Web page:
Rick Santelli, the veteran CNBC correspondent, recently got into an on-air spat with one of his longtime colleagues. Whether he will be given leeway to spar in similar fashion with new co-workers elsewhere in the company is something executives at NBCUniversal ought to work quickly to decide.
During an early-December panel on the business-news network’s “Squawk Box,” Santelli began to yell at Andrew Ross Sorkin, who pressed him on comments he had made about coronavirus restrictions at restaurants. Sorkin pushed his colleague to exercise greater caution about suggesting viewers should be able to crowd into restaurants the way they do into retail outlets.
“Who is this? Who is this?” asked Santelli, even though Sorkin has been a co-host of the program for almost a decade. As Sorkin prodded Santelli to reconsider what he said, the correspondent went into an on-air huff. “I disagree. I disagree! I disagree!” said Santelli, his voice rising with the issuance of each short sentence. “You can have your thoughts and I can have mine. I disagree.”
The piece goes on to describe the “culture clash” between people who are loud but mostly harmless and occasionally say a true thing, and people like Santelli and Bartiromo who are saying things that are not true and are actively hurting people. It is not a “culture clash” when one part of a news division says hey, maybe it will hurt our credibility to have science-deniers on TV all day every day jerking Trump off. That’s not, like, a problem with the decorations at the office party.
What if, instead of having a policy encoded in the HR manual, you just … didn’t hire dishonest political actors and/or, when the mostly normal people you hired turned Tea Party-feral on live television, you disciplined or fired them?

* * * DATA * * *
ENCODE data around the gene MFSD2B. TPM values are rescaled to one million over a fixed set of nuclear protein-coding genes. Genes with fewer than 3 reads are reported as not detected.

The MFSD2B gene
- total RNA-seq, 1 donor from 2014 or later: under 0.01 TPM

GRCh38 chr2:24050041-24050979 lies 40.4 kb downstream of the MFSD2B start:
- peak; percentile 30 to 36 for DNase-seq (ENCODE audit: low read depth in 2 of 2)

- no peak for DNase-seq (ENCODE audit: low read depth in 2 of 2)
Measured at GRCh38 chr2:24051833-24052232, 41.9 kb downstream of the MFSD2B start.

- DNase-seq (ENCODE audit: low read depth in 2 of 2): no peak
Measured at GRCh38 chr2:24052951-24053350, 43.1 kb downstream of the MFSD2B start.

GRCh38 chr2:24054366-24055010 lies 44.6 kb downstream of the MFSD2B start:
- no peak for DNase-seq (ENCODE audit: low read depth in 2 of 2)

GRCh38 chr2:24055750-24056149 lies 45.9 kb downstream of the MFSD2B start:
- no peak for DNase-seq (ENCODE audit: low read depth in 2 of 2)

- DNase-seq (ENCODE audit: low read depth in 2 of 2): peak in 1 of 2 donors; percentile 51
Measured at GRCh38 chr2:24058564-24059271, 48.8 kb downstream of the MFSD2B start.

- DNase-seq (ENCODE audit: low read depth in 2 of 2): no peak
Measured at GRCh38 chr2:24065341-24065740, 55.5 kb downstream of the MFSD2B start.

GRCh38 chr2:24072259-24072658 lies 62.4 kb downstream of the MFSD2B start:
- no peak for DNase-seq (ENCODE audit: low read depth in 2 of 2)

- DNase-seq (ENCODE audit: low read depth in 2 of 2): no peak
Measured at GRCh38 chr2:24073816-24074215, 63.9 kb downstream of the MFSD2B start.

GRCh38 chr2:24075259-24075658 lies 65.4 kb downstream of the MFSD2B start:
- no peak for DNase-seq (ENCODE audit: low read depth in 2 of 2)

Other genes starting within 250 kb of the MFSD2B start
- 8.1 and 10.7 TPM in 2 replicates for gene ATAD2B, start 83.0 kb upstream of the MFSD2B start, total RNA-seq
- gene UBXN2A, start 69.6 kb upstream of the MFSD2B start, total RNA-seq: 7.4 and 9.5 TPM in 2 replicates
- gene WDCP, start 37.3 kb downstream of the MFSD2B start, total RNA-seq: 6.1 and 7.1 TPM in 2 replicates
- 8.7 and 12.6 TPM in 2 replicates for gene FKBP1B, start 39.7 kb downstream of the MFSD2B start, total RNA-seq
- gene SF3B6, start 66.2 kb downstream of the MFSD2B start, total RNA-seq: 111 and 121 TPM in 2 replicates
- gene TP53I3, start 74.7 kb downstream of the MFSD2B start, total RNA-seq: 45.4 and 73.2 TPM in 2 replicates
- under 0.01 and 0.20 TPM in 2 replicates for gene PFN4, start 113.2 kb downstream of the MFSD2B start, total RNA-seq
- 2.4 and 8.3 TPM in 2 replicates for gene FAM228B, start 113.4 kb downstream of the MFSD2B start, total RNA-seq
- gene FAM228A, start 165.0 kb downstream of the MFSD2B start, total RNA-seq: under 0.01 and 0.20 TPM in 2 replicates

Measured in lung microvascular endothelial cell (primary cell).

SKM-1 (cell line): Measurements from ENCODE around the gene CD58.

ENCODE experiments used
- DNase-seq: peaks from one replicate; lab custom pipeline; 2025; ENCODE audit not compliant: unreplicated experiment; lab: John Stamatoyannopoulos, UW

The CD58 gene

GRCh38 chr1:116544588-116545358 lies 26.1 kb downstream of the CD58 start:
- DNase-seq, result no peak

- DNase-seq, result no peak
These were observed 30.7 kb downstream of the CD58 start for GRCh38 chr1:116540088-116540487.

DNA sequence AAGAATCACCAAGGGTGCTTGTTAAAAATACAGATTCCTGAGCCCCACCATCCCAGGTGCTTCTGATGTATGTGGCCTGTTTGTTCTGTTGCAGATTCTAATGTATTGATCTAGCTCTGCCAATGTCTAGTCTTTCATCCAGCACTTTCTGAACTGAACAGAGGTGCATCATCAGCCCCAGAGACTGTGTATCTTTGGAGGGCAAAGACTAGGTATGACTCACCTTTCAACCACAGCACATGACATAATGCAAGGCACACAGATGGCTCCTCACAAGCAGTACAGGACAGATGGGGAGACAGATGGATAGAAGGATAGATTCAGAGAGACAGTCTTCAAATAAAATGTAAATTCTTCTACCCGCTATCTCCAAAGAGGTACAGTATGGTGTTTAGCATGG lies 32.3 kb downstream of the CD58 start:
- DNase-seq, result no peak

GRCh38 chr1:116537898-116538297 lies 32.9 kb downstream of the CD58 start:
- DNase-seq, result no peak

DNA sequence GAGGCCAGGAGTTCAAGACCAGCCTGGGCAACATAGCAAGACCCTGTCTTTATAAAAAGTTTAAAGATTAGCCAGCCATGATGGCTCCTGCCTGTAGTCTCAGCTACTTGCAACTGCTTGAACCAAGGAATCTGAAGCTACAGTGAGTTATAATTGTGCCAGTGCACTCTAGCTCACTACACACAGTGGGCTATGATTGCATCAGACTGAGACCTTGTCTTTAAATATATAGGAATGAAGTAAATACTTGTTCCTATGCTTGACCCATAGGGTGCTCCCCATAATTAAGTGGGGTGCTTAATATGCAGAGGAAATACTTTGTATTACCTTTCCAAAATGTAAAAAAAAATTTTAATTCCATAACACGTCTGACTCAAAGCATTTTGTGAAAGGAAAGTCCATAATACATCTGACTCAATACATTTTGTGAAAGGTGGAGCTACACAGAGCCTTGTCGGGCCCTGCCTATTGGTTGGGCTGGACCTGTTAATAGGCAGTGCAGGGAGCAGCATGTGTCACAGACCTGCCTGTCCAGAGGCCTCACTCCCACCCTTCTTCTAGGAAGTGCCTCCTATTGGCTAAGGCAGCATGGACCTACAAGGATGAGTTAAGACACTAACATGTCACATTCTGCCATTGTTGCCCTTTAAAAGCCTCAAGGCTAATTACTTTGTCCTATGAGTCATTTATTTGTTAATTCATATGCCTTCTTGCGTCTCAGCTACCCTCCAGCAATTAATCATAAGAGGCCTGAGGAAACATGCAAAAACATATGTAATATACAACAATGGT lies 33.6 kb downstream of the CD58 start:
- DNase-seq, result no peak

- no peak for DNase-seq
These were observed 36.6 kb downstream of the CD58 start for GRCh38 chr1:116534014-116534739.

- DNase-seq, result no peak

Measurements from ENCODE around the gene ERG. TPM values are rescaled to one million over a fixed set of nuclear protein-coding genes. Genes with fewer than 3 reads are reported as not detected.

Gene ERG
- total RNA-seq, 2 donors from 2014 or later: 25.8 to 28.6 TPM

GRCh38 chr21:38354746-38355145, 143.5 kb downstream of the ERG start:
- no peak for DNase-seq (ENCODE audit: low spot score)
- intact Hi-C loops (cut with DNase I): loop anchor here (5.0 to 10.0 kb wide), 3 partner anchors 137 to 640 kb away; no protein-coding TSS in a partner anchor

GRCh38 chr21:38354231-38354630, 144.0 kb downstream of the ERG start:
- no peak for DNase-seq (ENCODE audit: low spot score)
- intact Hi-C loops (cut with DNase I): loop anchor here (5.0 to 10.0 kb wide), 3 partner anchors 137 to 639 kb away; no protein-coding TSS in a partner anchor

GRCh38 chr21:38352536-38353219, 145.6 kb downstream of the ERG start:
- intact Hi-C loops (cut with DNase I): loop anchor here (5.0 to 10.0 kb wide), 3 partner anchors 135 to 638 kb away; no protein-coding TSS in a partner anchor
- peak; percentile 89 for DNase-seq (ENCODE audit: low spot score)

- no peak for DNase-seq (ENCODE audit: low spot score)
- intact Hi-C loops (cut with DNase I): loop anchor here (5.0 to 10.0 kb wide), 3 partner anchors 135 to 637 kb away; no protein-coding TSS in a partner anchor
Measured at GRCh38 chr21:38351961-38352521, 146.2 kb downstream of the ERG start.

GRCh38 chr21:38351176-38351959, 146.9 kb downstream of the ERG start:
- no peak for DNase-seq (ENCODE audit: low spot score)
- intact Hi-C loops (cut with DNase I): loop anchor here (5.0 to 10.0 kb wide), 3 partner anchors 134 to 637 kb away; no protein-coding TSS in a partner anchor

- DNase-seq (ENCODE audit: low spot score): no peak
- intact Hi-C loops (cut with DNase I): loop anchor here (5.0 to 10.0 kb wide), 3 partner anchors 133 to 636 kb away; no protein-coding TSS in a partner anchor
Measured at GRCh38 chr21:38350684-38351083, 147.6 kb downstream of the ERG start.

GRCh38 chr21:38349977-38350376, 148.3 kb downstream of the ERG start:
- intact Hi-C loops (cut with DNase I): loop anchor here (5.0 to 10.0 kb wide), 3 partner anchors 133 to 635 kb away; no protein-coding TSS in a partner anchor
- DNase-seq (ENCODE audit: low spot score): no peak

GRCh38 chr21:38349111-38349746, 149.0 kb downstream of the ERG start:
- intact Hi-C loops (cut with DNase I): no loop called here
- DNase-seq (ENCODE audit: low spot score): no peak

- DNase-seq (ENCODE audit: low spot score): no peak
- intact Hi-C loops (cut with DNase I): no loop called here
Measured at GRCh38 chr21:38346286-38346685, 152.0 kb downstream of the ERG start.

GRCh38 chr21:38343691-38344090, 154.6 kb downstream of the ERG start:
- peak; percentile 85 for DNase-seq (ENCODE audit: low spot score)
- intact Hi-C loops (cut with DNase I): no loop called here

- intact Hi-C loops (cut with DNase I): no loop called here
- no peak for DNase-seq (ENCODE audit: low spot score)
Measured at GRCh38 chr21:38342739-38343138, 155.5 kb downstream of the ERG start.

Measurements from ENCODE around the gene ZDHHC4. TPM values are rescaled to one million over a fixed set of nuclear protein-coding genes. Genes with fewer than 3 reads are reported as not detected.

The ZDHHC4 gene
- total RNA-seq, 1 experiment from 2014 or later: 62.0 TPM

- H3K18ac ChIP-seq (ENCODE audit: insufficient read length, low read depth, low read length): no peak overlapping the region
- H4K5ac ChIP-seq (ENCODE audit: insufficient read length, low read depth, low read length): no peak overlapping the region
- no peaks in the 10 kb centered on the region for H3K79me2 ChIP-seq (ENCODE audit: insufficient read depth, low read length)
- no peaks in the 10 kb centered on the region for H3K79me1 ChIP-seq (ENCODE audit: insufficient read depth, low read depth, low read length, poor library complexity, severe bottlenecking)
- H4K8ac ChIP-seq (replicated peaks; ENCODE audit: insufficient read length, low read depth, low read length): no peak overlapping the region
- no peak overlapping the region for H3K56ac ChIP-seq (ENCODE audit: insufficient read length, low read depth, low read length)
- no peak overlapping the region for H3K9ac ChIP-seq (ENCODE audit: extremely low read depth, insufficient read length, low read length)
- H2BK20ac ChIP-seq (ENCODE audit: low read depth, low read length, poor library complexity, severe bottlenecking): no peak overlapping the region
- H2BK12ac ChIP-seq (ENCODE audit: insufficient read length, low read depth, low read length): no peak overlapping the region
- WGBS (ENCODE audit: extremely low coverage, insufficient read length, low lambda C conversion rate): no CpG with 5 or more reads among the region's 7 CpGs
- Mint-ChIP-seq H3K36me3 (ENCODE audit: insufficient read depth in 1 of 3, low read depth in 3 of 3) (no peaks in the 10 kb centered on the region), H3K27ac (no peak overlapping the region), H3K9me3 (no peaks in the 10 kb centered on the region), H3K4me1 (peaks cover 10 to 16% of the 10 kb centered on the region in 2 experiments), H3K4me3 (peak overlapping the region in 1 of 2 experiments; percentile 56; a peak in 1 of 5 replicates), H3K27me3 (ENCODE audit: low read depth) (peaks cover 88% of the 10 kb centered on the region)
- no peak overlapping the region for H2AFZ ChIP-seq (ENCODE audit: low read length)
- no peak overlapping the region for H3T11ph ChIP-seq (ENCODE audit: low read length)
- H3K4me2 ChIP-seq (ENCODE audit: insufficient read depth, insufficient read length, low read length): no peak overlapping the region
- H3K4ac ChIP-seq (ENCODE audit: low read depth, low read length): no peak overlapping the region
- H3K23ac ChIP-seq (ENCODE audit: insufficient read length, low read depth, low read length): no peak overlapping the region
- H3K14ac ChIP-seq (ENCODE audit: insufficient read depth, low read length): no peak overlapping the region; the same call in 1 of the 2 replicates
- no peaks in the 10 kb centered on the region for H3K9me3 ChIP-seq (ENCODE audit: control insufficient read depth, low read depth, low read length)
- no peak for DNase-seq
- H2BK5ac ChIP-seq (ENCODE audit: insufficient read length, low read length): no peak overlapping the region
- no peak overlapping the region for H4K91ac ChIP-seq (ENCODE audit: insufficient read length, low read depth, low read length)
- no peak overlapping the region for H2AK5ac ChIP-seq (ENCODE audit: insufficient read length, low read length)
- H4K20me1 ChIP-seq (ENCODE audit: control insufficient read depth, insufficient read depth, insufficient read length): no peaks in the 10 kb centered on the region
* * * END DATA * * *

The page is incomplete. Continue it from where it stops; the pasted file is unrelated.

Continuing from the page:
CRAZY TALK. I’m aware. Okay, let’s not make it about people and their sincerely held beliefs that COVID cannot travel inside a restaurant. How about just having a policy of individuals, whatever their private Facebook posts may say, not spouting dishonest shit on the air? Could we get behind that? How about our news policy should be that if you are demonstrably full of crap, if you are saying things that are not true, that can be debunked by a half-competent barn cat on shrooms, we don’t, you know, do that no more?
I KNOW, okay, there would be nothing to broadcast, this is why 24-hour cable news channels should be nuked from orbit or at least banned from the waiting rooms of dentist’s offices and airports. But this is the kind of that that, once it’s implemented at this high a level, filters down to your local fishwrap and becomes a cudgel to beat on anyone who speaks up about anything, regardless of substance.
Because that’s the thing. These aren’t regulated militias of relatively equal strength meeting for choreographed skirmishes on neutral ground. What someone is saying matters just as much as how loud and often they’re saying it. Are they being loud and obnoxious and combative in service, to, you know, the actual truth and the keeping of people alive? Or are they shouting things like BUY BEAR STEARNS when the company is about to go tits-up in a fashion that makes the Titanic look well-maintained?
Keeping that dude and his ten-a-penny imitators in the cocaine-piles to which they’ve become accustomed is not a problem with a “clash” of attitudes, it’s a problem with tolerating punditry being wrong all the time with zero consequences for said pundits, within the “corporate culture” or without.
Instead of making this about tactics and decibel levels and whether someone “glared” at the camera perhaps these fine news organizations should be examining if any of the information they’re giving to their audiences is remotely true or not. That would be a good place to start.
ps. It is not okay for an entire network to be full of shit, broadcasting said shit 24 hours a day
on the public airwaves, and for us all to shrug like “oh, that’s just Fox, you can’t expect a leper colony to not have any lepers.” It is not okay to just write off an entire propaganda network and let it exist so long as it doesn’t spread. Look around. It has spread some.